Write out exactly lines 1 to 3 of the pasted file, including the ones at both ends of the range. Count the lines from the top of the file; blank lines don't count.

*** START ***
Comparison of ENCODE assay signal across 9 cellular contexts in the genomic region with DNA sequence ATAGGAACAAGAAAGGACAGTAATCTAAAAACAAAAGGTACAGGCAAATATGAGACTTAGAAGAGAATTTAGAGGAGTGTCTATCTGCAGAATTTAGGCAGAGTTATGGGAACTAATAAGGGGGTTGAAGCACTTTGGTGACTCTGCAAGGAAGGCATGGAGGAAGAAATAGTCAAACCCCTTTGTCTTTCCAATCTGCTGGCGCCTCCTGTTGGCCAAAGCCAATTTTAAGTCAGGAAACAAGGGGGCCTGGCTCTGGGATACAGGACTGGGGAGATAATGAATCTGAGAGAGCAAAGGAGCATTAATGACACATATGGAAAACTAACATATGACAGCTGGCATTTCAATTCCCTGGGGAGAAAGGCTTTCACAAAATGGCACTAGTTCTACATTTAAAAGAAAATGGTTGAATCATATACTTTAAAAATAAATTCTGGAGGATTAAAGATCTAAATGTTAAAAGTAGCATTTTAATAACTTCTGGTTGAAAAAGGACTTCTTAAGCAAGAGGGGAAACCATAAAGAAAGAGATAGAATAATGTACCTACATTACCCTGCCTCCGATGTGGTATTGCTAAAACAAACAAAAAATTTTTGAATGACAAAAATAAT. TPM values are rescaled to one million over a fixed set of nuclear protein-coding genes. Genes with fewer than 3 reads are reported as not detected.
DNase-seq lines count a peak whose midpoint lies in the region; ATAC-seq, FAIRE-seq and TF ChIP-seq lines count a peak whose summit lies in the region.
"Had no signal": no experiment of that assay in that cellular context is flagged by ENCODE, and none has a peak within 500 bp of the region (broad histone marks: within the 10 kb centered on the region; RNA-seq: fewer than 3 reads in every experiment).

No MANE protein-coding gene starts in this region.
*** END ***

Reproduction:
Comparison of ENCODE assay signal across 9 cellular contexts in the genomic region with DNA sequence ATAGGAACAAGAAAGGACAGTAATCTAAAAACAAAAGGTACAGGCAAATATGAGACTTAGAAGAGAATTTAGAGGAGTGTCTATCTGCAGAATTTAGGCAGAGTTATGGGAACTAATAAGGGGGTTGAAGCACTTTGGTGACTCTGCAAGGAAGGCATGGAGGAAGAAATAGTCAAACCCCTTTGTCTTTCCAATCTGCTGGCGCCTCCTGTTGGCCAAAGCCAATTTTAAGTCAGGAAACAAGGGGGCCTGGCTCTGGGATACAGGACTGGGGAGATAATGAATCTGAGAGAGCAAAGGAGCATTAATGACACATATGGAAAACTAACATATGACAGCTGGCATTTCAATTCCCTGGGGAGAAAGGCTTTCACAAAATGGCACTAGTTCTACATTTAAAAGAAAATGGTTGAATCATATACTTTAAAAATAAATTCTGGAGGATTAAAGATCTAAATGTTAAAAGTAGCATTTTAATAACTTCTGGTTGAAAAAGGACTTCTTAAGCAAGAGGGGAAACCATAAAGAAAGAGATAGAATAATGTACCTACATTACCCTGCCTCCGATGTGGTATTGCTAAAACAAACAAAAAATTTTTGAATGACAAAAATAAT. TPM values are rescaled to one million over a fixed set of nuclear protein-coding genes. Genes with fewer than 3 reads are reported as not detected.
DNase-seq lines count a peak whose midpoint lies in the region; ATAC-seq, FAIRE-seq and TF ChIP-seq lines count a peak whose summit lies in the region.
"Had no signal": no experiment of that assay in that cellular context is flagged by ENCODE, and none has a peak within 500 bp of the region (broad histone marks: within the 10 kb centered on the region; RNA-seq: fewer than 3 reads in every experiment).